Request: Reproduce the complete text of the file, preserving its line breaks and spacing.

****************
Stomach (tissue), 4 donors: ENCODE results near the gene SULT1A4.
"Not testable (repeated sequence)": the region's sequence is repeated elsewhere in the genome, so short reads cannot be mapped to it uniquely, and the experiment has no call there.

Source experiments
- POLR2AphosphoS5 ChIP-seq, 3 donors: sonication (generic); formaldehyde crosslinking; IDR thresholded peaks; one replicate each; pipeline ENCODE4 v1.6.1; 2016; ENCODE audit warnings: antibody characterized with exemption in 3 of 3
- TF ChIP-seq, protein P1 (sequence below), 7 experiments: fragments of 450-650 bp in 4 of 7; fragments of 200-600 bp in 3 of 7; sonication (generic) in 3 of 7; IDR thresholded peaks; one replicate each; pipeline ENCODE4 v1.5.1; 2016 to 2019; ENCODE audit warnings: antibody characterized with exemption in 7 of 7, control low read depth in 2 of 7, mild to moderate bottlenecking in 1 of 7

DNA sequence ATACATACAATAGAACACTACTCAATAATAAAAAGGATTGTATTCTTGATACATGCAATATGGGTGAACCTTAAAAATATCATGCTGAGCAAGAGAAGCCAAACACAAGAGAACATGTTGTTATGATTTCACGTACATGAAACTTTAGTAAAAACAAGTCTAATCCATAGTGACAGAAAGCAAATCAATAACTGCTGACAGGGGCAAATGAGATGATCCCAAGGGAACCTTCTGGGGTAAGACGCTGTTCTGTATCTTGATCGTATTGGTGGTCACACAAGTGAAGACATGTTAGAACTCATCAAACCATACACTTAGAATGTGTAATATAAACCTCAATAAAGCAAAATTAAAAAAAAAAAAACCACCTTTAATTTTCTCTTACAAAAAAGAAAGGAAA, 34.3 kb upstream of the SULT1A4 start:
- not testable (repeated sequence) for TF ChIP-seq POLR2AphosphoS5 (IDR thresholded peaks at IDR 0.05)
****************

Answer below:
Stomach (tissue), 4 donors: ENCODE results near the gene SULT1A4.
"Not testable (repeated sequence)": the region's sequence is repeated elsewhere in the genome, so short reads cannot be mapped to it uniquely, and the experiment has no call there.

Source experiments
- POLR2AphosphoS5 ChIP-seq, 3 donors: sonication (generic); formaldehyde crosslinking; IDR thresholded peaks; one replicate each; pipeline ENCODE4 v1.6.1; 2016; ENCODE audit warnings: antibody characterized with exemption in 3 of 3
- TF ChIP-seq, protein P1 (sequence below), 7 experiments: fragments of 450-650 bp in 4 of 7; fragments of 200-600 bp in 3 of 7; sonication (generic) in 3 of 7; IDR thresholded peaks; one replicate each; pipeline ENCODE4 v1.5.1; 2016 to 2019; ENCODE audit warnings: antibody characterized with exemption in 7 of 7, control low read depth in 2 of 7, mild to moderate bottlenecking in 1 of 7

DNA sequence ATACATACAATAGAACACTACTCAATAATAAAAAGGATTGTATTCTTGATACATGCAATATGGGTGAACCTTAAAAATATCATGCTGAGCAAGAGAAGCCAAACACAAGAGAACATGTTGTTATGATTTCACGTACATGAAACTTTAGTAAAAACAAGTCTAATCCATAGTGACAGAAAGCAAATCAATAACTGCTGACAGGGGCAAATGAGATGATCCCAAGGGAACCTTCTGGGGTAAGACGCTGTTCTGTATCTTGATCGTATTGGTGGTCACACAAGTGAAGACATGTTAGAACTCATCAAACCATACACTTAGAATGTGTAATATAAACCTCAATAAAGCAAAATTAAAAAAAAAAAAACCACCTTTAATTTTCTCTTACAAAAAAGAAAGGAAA, 34.3 kb upstream of the SULT1A4 start:
- not testable (repeated sequence) for TF ChIP-seq POLR2AphosphoS5 (IDR thresholded peaks at IDR 0.05)